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Vector and ArrayList

 
aakash bhatt
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In my architecture framework, I had to use collection depending on my need I had to come to one point either Vector or ArrayList can fit in to my requirement
But the case I am not sure which among the two should be chosen.

As Vector is synchronized and Arraylist is not based on this difference, how do i define where should i chose between this two.
1) Do in my ejb(Session bean and entity bean) would Vector having synchronized nature would be an advantage.
Can I have a scenario in a case where Vector should be used over ArrayList

2) Same for JSP
Can I have a scenario in a case where Vector should be used over ArrayList

Thanks,
aakash
 
Vijayendra V Rao
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If your Collection is never going to be accessed by many threads at a time, then there is no point in using a Vector. You would just be introducing unnecessary synchronization overhead. If you are sure that your Collection will be accessed by only a single thread, go with ArrayList.

However, if you need a synchronized behavior, then you will need to go with a Vector. The usage depends on your need. You can also use an ArrayList and use a mere cynchronized block to protect operations on that ArrayList. Thats another way. But in a multi-threaded scenario use Vector.
 
Jeroen Wenting
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No need to go with Vector at any time. The preferred way to go for synchronized Lists is the synchronized version of ArrayList.

From the ArrayList API docs:

Note that this implementation is not synchronized. If multiple threads access an ArrayList instance concurrently, and at least one of the threads modifies the list structurally, it must be synchronized externally. (A structural modification is any operation that adds or deletes one or more elements, or explicitly resizes the backing array; merely setting the value of an element is not a structural modification.) This is typically accomplished by synchronizing on some object that naturally encapsulates the list. If no such object exists, the list should be "wrapped" using the Collections.synchronizedList method. This is best done at creation time, to prevent accidental unsynchronized access to the list:

List list = Collections.synchronizedList(new ArrayList(...));

 
Paul Sturrock
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I'll second Jeroen on this - I can't see any reason why somone developing with a JDK > 1.1 would use Vector at all.
 
David Harkness
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Originally posted by Paul Sturrock:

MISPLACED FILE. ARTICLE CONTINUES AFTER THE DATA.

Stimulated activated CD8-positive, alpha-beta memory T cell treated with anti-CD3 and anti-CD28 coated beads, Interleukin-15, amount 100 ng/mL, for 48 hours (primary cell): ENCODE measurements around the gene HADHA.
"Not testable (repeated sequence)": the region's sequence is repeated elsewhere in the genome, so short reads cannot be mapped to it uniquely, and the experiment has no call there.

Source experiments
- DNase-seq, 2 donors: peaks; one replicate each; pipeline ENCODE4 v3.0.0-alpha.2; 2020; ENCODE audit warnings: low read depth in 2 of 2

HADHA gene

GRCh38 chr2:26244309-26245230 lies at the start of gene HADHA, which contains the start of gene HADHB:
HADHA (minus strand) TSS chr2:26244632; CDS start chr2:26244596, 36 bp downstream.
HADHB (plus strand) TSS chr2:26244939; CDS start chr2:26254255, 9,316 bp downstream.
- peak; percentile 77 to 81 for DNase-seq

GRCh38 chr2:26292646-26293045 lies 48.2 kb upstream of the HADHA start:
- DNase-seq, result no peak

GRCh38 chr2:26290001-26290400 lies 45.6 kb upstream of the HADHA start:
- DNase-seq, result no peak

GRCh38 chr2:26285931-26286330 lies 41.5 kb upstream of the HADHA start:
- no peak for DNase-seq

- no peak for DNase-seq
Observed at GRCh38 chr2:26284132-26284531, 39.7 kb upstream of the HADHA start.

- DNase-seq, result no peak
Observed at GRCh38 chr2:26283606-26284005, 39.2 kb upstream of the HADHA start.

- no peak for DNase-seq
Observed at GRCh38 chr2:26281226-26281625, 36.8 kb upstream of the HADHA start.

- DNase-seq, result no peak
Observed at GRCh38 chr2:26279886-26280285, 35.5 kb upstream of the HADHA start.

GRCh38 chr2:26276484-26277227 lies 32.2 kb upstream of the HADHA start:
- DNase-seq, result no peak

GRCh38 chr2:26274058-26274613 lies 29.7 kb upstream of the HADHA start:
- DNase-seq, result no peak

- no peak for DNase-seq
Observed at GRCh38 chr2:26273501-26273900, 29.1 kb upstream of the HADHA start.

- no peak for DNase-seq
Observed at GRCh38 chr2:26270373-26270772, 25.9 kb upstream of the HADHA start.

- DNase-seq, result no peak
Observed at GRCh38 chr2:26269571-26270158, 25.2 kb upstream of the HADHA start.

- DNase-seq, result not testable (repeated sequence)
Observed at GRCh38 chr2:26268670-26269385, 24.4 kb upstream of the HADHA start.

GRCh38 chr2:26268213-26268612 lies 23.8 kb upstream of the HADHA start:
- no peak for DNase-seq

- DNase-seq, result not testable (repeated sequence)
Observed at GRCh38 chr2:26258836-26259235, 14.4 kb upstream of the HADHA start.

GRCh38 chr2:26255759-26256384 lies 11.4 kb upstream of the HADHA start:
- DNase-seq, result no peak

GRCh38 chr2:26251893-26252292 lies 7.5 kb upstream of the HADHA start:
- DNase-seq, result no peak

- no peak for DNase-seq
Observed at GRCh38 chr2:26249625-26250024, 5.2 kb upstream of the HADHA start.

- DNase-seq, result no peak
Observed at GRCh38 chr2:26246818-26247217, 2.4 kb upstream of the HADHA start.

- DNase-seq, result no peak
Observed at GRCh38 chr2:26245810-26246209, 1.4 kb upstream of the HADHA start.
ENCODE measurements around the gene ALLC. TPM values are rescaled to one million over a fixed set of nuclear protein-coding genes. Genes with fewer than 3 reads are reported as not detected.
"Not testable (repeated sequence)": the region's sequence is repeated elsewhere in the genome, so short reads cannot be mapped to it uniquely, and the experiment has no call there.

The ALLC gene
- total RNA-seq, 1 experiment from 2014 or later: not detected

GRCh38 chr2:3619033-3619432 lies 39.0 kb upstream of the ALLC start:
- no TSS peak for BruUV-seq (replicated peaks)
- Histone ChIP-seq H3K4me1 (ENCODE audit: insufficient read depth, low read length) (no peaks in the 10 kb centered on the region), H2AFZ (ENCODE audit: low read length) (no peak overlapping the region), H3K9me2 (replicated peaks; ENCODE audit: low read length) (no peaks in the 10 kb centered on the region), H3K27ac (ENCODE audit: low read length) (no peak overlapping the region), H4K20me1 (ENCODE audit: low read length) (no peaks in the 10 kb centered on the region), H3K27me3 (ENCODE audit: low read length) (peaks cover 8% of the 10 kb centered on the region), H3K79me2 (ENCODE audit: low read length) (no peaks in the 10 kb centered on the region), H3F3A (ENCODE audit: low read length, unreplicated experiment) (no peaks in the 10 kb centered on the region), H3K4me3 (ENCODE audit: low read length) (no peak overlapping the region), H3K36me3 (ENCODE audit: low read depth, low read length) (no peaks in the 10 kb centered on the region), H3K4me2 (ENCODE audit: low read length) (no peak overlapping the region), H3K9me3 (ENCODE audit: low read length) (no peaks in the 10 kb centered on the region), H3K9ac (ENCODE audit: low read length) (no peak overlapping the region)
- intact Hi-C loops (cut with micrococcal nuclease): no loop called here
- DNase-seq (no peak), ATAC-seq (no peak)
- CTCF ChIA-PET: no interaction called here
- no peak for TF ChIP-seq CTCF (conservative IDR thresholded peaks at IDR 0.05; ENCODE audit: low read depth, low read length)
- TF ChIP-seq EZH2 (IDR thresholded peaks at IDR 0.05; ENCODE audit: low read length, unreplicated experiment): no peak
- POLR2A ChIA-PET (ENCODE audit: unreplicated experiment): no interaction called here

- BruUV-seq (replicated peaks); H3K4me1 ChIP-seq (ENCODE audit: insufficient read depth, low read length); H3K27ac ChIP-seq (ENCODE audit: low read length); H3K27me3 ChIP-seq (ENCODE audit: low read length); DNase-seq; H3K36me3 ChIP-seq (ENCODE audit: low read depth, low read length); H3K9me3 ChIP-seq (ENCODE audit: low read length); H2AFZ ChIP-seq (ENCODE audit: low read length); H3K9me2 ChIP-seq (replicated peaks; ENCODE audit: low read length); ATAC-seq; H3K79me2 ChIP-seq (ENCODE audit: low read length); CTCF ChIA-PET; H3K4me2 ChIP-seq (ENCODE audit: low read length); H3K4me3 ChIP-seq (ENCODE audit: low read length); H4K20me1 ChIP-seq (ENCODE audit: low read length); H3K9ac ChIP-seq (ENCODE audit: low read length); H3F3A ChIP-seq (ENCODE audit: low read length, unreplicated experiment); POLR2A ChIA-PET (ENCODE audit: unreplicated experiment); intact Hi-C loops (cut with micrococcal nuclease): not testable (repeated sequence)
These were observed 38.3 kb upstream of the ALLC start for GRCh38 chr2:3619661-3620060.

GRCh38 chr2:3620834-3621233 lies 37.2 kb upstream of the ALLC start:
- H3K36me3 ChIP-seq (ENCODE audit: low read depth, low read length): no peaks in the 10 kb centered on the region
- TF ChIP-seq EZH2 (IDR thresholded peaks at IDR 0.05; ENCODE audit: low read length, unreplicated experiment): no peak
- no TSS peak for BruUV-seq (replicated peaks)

I can't see any reason why somone developing with a JDK > 1.1 would use Vector at all.
But you save three keystrokes ... and one of them is SHIFTED!!1!
 
Tony Morris
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I can't see any reason why somone developing with a JDK > 1.1 would use Vector at all.


I am speculating at another possible reason being that for it's lack of deprecation. Some of the core APIs depend on Vector.
A better statement might be, "unless you are using dependant APIs, Vector has no place."
 
Jeroen Wenting
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Originally posted by Tony Morris:


I am speculating at another possible reason being that for it's lack of deprecation. Some of the core APIs depend on Vector.
A better statement might be, "unless you are using dependant APIs, Vector has no place."


As Vector now implements List and you should address a class by its interface you should just use a List in those situations (except in the rare cases you depend on Vector-specific behaviour which is unsupported by List).
 
aakash bhatt
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Thanks,

But still can i have a scenario while using ejb, I had to used synchronized List. As ejb all bean have instances and are not threaded then any scenario in your application you have faced to used synchronized List.

aakash
 
Ed Lance
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Above discussion is good but you left out one of the key strengths of the Collection framework. By using ArrayList it's even easier to convert to Sets, HashMaps etc., realize you can still do this with Vector but the method names vary slighty.

It's really about coding to the interface (Collection) not to the implementation, so that WHEN (not if) your requirements change you can take advantage of the good OO Design in the Collections framework to adapt.
 
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